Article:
Lucky? I’ve never thought about that. Haunted. Obsessed. I don’t think I would have come across this case. I’m sure I would have heard about it. But if I had not been shown that tape, I don’t think it would have haunted me. It was listening to Ricky describe what he’d done, having such a vivid memory of what my grandfather did to me, that lodged this inside me. I didn’t get the files for years. I couldn’t even remember Ricky’s name in all those years. I don’t think I would have gone looking. I don’t think I would have set out to write this kind of book. I wanted to write a novel. That’s actually what I started my MFA program for. It’s more that this book became the story I had to tell before I could tell any other. I know it’s a bit of a cliché, but I think it’s true.
You write about your parents, that almost immediately upon finding out about your grandfather’s abuse they tried to sweep it under the rug and move on. Does this book emerge from the same impulse? Not to sweep it under the rug, but to leave it in the past?
The entire time I was working on the book, people would always say to me, “Oh, that must be so therapeutic!” And at the same time I was so incredibly tormented by the memories that this was dredging up. That comment seemed laughable to me. I always wanted to respond: not if you’re doing it right! And then, I found, to my surprise, that having written it is profoundly therapeutic. I didn’t write to leave the past behind; I wrote because I felt compelled and obsessed by these memories. I didn’t really have a sense that when I finished they would leave me alone. Yet it turns out that a hardcover book contains these past lives between these two covers. It’s funny, but it has helped me put it down.
It’s really your story and Ricky’s story, more than your grandfather’s story. His life, and why he did what he did, remains pretty murky. Did you try to find out more about him?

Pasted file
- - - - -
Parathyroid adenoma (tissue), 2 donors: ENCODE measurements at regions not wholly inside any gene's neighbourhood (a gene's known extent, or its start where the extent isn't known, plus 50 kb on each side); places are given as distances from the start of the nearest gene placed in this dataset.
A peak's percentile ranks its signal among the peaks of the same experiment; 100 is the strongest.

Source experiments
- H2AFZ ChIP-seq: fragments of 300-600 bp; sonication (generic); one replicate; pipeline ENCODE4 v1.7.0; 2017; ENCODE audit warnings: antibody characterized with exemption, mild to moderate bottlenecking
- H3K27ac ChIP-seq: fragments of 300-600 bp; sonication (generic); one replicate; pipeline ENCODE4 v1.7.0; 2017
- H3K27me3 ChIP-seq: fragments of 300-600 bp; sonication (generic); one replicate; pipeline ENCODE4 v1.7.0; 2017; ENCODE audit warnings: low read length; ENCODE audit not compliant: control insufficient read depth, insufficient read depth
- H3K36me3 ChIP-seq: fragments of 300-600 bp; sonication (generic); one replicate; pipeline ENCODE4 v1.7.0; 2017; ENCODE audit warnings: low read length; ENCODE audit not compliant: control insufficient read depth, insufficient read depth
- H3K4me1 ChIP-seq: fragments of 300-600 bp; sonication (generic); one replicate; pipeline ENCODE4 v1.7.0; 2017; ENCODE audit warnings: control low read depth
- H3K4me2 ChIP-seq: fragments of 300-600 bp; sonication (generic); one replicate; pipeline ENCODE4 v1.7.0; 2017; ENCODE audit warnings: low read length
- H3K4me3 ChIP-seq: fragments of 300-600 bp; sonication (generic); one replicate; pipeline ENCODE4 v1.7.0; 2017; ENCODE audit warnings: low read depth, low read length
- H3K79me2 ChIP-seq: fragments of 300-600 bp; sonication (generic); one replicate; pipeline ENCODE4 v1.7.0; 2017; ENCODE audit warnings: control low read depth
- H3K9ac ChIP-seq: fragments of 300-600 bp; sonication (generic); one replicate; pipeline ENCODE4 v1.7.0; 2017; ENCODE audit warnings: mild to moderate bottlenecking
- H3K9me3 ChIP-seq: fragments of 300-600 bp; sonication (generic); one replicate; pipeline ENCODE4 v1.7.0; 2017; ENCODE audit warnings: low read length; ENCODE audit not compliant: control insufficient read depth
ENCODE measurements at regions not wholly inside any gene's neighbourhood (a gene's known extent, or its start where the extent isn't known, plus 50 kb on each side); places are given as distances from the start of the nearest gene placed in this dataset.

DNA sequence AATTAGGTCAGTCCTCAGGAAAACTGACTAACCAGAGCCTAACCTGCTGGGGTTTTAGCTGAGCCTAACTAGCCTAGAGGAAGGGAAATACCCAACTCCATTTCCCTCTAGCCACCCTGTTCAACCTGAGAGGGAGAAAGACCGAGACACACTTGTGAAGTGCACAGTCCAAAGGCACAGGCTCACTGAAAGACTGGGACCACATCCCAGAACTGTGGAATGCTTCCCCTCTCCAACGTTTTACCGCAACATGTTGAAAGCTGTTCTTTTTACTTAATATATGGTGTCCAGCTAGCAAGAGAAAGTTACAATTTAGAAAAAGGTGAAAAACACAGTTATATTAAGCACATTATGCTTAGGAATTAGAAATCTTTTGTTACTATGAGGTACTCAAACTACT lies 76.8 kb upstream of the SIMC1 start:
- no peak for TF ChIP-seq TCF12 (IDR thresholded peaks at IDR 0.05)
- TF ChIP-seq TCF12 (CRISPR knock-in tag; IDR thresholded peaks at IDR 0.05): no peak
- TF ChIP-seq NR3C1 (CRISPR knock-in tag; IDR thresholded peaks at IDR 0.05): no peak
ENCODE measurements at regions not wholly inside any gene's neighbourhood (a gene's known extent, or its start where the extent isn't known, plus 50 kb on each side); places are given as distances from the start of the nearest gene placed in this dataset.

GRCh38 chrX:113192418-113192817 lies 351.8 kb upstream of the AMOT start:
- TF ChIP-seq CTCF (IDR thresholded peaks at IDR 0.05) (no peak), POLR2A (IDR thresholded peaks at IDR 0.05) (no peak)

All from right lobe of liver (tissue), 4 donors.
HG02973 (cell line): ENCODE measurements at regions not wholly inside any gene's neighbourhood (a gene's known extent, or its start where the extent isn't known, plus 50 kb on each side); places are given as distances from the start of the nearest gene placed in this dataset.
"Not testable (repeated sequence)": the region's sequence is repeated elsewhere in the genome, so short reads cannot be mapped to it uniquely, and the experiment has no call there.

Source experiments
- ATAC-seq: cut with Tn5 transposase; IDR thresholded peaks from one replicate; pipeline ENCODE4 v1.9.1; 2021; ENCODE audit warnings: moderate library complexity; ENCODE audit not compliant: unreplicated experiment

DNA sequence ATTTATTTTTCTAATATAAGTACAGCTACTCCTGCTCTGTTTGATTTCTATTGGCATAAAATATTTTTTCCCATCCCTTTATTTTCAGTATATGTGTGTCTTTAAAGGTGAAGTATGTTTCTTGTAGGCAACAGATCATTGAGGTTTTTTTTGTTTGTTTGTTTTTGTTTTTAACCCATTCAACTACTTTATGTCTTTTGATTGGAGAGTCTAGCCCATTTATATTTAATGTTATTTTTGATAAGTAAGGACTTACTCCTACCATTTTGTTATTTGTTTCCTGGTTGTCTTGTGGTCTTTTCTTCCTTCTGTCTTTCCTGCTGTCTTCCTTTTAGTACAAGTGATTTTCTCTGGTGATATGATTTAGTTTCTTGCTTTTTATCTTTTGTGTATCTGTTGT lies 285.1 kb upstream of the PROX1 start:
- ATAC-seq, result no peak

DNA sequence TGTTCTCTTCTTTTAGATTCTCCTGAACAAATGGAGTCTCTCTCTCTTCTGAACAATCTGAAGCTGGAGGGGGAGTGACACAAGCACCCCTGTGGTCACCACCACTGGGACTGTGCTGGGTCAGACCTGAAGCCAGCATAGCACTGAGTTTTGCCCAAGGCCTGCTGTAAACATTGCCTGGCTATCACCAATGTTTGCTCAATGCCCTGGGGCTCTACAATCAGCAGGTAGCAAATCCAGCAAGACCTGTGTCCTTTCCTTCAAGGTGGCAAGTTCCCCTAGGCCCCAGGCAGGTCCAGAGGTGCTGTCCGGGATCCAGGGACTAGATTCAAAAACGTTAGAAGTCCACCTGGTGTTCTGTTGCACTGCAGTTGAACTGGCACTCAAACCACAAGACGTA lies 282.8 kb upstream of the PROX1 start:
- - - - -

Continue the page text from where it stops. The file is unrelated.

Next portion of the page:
I did some digging for records and came up with very little. My grandfather wasn’t caught. He wasn’t charged with anything. And therefore there are no records about him. And in my family it’s been very difficult to get information about him. It’s not like I think I’m going to find the answer to this older Italian man’s life in Ricky’s life, but there’s something there. When I started this book, I remembered nothing about my grandfather except the abuse. I really had blotted out all the other memories. When I got the records from Ricky’s first trial, this woman Ellen who he knew in California, she described him coming to this party wearing a powder blue polyester suit. And I imagined him as a young man, standing at that party. I knew from the records that he kept trying to flee his past, trying to make this new life. He kept traveling looking for a new beginning, a new start. I believe he was haunted by who he was and was trying to figure out how to be someone else. It was in that moment that I thought of this wedding portrait of my grandfather as a young man. I found myself starting to try to think: Who was this man who climbed the stairs to my bedroom so many nights? I started to remember more about him teaching me to draw. That was something that really drew us together when I was a child. But I hadn’t thought about it in years, because in my mind he had become just the abuse.
This book is so personal and you’ve been working on it for so long. It’s interesting that it’s coming out at a moment when true crime—Serial, Making a Murderer, and S-Town—is really having a renaissance. Is that weird for you, for a project borne of such personal trauma to emerge into a world that’s so hungry for these kinds of stories?
Well, for years I described it as In Cold Blood, if Capote had been honest about his stakes in telling the story. This book is meant to be suspenseful. It’s meant to be a page-turner. I thought a lot about how to structure it in that way. Partially that was strategic: I knew that I had a difficult story. It was going to make people think about uncomfortable things. And I felt very strongly that if I was going to ask them to think about uncomfortable things, they had better be turning the pages.
Crime stories have passion, have blood; they have extreme emotion. I don’t think we’re only drawn to them for prurient reasons. I think we’re also drawn to them because they help us look at ourselves, at our society. I’m someone who appreciates those stories and admires the ones you listed. I’m really glad for it. I appreciate it.
This interview has been condensed and edited.